I'm working for a "very concerned about security" firm, that makes mandatory using VPN for accessing their network, and internal services:
- Online training, etc
As it should, we provided services for a client, also very concerned about security, thus not allowing internet access despite of using two squid proxys with a network appliance filtering protocols, scripts, viruses and malware. They only allow FTP, HTTP and HTTPS.
What to do when you need to access your business services from within the client network?
- an intermediate computer outside both networks (at home, for example...)
- a machine which you can reach by ssh on your business
- a squid server
First of all, we need to be able to exit from our client network, and the only way is to use HTTP, HTTPS or FTP... and if we use HTTP packet filtering, would block access, so we only have the SSL choice, as it is cyphered, and doesn't tolerate "Man-in-the-middle" attacks, and allows us to get internet traffic trought it.
SSH Proxy command
SSH Proxy command, is a excelent piece of code, distributed in C in only one file that we will get compiled with
gcc command.c -o connect
With "connect" we will get a connection, for example ssh trought squid. The way to configure it is just editing
.ssh/config file and make it look kind of sort like this:
ProxyCommand connect -H proxy.client.com:3128 %h %p
Now, when we execute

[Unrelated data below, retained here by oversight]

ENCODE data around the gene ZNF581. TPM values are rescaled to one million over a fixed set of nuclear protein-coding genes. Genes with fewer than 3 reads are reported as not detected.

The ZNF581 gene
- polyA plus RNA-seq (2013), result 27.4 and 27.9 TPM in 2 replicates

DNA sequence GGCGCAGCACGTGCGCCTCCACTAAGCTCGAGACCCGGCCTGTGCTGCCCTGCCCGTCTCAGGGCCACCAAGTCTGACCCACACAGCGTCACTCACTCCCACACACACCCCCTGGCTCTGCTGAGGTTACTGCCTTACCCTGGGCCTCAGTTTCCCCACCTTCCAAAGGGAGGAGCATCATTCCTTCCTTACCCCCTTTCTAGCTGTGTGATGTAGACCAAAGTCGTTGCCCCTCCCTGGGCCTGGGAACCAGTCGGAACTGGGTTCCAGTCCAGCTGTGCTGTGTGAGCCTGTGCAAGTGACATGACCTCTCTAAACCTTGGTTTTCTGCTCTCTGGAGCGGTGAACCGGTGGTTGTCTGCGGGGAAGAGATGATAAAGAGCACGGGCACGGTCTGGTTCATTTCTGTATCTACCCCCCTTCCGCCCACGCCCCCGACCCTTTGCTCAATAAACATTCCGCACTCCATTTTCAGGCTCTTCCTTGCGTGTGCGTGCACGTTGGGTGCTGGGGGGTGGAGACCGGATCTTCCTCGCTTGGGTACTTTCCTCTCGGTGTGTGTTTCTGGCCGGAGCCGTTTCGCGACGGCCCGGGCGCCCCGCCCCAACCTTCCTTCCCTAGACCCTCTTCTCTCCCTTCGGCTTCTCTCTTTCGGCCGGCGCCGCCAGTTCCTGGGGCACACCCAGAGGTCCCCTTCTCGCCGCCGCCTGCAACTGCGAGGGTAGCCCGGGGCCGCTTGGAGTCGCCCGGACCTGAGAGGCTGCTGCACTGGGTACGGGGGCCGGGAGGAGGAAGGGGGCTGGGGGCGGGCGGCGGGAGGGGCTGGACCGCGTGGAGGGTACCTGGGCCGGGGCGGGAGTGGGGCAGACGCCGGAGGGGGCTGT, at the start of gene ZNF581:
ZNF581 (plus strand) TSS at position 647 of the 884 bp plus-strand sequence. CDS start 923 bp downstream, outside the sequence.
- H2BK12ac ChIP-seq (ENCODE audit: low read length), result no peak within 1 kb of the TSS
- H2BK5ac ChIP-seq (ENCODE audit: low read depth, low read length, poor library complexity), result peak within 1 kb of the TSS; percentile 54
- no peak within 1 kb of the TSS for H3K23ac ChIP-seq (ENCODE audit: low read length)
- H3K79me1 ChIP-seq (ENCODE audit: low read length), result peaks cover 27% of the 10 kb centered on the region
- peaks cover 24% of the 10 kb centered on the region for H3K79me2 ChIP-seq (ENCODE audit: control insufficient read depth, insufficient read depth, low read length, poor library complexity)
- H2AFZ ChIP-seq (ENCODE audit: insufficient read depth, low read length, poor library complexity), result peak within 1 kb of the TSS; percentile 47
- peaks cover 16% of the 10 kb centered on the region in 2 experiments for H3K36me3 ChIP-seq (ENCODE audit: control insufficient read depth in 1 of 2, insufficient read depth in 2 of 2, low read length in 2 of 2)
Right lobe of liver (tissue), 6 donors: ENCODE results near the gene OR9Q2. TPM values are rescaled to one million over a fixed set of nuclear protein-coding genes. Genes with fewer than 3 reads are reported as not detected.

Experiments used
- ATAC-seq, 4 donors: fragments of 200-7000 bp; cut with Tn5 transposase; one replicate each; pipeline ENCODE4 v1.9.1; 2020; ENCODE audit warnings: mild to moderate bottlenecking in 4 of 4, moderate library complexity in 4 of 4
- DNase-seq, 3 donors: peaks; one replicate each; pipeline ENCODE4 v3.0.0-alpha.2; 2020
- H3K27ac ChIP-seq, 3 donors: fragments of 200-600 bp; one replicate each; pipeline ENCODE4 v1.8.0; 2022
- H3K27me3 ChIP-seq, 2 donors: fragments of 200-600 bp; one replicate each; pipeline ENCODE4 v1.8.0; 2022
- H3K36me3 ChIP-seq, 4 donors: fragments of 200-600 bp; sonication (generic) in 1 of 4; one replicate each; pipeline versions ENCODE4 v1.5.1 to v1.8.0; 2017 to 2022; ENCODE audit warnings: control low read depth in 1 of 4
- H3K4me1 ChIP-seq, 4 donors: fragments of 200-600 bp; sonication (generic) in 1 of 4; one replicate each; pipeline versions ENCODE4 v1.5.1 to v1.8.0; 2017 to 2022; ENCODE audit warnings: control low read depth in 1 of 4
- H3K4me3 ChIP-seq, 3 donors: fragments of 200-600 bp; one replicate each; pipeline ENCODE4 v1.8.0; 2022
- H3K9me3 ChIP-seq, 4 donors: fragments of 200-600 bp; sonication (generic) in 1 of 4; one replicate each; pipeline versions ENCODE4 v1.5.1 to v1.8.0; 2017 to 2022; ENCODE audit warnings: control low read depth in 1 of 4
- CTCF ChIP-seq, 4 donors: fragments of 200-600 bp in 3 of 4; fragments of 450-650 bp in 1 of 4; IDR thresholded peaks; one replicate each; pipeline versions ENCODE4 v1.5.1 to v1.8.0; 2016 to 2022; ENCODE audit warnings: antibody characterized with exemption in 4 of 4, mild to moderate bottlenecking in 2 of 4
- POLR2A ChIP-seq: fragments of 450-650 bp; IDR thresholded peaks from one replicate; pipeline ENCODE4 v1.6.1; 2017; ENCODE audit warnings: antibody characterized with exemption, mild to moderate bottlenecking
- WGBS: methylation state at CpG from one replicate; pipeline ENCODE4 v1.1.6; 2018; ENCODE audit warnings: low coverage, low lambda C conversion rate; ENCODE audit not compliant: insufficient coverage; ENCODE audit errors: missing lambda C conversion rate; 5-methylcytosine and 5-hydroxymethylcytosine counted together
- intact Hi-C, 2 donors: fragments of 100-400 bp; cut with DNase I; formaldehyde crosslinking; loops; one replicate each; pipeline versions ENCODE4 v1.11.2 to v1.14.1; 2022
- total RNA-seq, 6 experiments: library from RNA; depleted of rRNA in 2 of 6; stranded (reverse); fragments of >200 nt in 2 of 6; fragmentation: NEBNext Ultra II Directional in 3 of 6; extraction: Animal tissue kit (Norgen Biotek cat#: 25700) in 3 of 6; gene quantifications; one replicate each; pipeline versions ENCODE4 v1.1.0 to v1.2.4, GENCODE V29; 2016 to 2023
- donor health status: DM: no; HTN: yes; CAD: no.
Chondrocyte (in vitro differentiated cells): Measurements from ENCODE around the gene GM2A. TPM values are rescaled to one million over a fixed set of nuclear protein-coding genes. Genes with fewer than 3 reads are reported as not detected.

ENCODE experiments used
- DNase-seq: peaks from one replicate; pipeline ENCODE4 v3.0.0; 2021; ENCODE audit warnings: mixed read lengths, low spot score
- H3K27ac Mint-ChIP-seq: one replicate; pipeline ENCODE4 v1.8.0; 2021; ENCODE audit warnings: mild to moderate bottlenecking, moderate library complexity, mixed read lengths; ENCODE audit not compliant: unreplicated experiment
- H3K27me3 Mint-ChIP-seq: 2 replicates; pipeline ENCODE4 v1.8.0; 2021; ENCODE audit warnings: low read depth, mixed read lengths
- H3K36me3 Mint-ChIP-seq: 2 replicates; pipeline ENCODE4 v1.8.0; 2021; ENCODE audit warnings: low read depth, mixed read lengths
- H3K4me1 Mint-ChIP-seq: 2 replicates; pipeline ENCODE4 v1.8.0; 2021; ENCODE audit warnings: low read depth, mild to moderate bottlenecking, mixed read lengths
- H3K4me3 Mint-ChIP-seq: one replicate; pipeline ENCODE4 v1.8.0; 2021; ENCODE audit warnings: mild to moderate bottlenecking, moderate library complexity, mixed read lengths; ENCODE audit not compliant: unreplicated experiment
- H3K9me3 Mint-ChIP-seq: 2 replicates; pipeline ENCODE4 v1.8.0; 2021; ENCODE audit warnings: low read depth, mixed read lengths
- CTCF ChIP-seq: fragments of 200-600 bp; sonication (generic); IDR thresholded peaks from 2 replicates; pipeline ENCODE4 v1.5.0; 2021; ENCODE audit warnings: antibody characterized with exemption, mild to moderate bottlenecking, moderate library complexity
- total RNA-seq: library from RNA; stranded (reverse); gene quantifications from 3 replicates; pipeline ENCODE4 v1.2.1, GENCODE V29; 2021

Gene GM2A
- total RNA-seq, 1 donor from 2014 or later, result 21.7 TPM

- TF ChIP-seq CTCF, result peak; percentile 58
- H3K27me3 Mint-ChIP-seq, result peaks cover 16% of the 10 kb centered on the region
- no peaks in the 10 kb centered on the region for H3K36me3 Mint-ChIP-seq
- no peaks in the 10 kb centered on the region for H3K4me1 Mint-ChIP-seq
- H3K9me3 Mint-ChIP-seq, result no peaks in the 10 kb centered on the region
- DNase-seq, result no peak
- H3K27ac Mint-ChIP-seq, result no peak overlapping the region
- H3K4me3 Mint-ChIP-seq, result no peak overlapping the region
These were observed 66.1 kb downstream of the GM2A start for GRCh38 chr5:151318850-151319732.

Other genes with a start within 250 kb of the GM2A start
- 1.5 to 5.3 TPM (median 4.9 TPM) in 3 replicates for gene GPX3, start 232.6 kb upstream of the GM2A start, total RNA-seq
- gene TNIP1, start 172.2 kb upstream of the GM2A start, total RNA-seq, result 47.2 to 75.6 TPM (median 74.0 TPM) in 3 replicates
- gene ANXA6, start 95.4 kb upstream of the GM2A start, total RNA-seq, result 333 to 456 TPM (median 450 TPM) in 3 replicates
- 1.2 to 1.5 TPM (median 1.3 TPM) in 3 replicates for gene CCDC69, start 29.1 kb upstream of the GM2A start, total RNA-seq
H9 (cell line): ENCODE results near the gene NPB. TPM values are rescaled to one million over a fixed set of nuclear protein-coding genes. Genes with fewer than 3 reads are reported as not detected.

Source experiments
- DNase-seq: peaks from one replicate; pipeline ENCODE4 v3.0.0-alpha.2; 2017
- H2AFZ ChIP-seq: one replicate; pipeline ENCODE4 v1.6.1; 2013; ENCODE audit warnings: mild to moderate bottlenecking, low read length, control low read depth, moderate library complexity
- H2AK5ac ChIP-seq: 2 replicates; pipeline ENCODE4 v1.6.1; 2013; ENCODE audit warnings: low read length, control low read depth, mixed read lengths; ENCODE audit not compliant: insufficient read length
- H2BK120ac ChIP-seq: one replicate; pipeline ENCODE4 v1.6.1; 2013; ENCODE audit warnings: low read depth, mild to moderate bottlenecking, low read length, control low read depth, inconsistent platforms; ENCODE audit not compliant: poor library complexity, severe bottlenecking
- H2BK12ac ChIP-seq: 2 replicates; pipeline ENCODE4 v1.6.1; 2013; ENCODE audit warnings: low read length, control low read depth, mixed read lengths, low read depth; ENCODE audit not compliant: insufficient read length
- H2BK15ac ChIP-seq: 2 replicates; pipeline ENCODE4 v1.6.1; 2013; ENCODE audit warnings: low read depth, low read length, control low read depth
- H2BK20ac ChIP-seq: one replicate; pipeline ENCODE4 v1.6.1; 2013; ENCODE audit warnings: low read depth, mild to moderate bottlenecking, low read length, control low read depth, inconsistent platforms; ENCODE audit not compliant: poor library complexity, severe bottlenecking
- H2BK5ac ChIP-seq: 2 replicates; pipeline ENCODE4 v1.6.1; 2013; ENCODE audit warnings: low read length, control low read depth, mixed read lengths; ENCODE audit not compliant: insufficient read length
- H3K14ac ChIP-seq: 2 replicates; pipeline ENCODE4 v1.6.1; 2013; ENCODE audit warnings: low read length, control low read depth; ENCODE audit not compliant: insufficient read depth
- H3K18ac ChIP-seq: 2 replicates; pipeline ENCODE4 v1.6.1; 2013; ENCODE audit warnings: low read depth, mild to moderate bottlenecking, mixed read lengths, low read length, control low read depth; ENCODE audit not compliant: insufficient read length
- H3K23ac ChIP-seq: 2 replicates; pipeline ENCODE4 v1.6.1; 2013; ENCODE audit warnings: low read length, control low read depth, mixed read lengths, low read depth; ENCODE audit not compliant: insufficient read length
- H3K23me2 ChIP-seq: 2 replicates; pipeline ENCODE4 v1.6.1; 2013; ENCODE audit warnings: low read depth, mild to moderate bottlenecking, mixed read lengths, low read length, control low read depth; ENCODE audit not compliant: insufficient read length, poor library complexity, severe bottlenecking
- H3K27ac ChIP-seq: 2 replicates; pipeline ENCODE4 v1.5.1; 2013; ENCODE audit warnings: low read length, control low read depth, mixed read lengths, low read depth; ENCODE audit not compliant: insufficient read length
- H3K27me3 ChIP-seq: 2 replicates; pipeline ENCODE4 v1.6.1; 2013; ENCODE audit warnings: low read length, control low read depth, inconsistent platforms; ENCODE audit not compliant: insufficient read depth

ssh home.com 22 a SSH connection will be made using the squid proxy.
First problem arises, finding that we have a very smart client, and blocks every connection getting trought squid ending in privileged-ports despite of ftp(21),http(80) or https(443)...
As we have full-control of our computer at home, we can make SSH listen to 22 and 2222 adding a line
Listen 2222 in
Well, after this step, we have exterior connectivity, and we can make use of a good utility that SSH provides us: "tunnels" that will pass inside the ssh connection, so let's use one text editor and begin modifyng .ssh/configto add something like:
ProxyCommand connect -H proxy.cliente.com:3128 %h 2222
LocalForward 10993 127.0.0.1:10993
LocalForward 1025 127.0.0.1:1025
LocalForward 2225 127.0.0.1:2225
In this way, after establishing connection (trought the proxy) we will also establish three tunnels that will link 10993, 1025 and 2225 ports with 10993, 1025 and 2225 from our house's computer.